Andrew Bird: Break It Yourself – review

(Bella Union)

Andrew Bird's 2009 album Noble Beast felt like a career best, yet its follow-up is even better. Where Noble Beast examined the earth, Break It Yourself is an album of the sea, of shifting sands and surging waves, sparkling spray and soft, contemplative calm. You're constantly aware of the luxuriant spaciousness of the music, but particularly in the dramatic silences of Sifters, the relaxed pacing of Hole in the Ocean Floor and the slow tides of Lazy Projector. When the sound begins to soar in Desperation Breeds and Lusitania, the effect is one of heady rapture, while the dive into powerpop in Eyeoneye is absolutely exhilarating. More attractive still is the new directness of Bird's lyrics: his duets with Annie Clark of St Vincent have the emotional resonance of old-fashioned country, and lines such as "We'll dance like cancer survivors, like we're grateful simply to be alive" are shiveringly affecting. It's the perfect album: tender without being sentimental, experimental yet accessible, utterly unique to its maker.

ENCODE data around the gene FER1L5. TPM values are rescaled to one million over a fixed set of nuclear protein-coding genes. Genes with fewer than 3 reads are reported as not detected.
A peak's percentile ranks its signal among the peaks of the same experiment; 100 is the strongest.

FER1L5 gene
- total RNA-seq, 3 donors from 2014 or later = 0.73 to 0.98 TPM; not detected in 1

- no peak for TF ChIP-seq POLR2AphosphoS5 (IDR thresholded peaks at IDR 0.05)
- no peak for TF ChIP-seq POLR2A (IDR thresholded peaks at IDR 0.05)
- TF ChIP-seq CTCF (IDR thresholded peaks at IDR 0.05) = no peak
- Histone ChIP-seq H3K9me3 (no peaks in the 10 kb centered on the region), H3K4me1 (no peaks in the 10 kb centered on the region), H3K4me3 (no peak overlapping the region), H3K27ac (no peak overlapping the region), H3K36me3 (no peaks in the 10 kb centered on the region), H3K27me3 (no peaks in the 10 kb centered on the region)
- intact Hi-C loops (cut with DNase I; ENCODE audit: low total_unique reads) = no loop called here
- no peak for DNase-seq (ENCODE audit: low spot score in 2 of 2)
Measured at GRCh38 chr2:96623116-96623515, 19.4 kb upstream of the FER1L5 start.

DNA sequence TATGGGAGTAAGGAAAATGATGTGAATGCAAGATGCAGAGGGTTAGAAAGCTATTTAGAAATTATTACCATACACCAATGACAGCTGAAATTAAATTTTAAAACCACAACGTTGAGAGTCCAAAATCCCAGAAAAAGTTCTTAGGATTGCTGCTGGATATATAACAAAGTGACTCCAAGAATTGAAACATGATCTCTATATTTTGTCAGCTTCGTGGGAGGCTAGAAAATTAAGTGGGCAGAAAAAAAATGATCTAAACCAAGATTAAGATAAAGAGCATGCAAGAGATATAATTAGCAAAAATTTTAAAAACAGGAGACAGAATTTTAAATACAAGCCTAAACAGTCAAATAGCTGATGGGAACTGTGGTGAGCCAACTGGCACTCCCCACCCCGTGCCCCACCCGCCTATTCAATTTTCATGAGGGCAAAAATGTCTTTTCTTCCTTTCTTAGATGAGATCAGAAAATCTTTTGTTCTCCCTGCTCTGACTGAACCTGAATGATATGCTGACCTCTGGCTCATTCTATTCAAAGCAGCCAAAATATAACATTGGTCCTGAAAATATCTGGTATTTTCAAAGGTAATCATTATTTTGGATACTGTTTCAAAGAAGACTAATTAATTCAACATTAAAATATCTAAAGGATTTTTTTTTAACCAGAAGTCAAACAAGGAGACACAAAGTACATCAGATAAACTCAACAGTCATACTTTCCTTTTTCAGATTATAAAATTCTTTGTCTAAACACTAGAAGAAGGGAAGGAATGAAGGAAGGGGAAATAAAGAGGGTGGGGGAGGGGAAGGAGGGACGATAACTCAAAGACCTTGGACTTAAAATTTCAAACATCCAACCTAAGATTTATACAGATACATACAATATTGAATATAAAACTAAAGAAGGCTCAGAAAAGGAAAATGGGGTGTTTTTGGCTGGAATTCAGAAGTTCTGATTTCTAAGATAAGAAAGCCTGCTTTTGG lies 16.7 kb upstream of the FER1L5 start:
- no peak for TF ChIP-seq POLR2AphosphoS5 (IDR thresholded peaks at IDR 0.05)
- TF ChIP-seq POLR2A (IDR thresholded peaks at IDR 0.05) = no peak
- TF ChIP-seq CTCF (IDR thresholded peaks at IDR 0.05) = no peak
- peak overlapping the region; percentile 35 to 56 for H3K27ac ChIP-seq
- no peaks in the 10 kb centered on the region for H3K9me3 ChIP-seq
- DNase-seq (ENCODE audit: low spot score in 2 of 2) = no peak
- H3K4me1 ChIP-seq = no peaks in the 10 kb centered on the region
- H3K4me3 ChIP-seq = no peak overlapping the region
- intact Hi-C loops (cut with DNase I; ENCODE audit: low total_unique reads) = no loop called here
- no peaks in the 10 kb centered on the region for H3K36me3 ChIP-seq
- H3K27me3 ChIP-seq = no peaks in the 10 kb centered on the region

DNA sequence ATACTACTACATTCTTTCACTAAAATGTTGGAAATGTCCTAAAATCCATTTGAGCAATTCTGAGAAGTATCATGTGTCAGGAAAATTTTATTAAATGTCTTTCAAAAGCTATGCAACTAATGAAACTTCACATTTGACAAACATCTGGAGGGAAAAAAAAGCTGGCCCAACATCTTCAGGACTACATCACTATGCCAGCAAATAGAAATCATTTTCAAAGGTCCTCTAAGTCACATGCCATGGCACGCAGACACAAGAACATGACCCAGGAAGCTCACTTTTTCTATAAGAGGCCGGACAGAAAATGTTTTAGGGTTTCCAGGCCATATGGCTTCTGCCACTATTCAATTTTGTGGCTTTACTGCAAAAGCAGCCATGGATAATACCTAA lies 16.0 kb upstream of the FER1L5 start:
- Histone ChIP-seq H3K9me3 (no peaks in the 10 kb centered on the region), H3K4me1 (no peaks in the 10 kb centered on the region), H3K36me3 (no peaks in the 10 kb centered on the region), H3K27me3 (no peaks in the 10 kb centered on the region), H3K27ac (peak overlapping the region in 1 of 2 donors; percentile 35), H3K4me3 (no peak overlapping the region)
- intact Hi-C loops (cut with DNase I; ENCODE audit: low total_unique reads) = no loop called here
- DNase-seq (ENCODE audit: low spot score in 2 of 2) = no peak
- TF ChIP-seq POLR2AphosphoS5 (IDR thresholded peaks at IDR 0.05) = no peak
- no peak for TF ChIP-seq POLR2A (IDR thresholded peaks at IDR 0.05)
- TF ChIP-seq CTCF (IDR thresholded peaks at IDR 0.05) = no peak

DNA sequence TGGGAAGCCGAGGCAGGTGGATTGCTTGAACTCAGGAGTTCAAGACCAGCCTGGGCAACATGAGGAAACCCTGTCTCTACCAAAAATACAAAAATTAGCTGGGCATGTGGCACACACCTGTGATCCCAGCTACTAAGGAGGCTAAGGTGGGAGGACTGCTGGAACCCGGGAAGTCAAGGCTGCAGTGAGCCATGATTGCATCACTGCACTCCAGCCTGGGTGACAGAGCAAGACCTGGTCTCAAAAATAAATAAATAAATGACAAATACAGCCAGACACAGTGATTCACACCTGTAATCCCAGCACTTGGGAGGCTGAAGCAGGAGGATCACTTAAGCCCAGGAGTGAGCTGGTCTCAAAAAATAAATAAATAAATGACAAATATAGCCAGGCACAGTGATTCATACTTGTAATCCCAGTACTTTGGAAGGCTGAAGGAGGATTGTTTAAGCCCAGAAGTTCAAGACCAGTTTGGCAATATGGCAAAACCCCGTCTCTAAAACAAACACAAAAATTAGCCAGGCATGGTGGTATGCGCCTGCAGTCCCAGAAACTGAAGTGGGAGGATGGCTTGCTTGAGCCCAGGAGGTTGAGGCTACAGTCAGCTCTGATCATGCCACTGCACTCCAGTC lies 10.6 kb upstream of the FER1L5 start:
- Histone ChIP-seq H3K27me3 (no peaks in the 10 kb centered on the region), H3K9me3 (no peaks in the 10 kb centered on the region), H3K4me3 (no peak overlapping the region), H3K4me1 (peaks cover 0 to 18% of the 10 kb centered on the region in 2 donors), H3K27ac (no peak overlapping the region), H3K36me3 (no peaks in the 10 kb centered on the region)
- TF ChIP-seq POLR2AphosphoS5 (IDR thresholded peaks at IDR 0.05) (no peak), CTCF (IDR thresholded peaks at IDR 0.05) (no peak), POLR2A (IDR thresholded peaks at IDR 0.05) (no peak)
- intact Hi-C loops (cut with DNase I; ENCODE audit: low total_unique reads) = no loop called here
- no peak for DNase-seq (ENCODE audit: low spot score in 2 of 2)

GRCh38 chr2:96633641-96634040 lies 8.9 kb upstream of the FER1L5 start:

Contributor

Maddy Costa

The GuardianTramp

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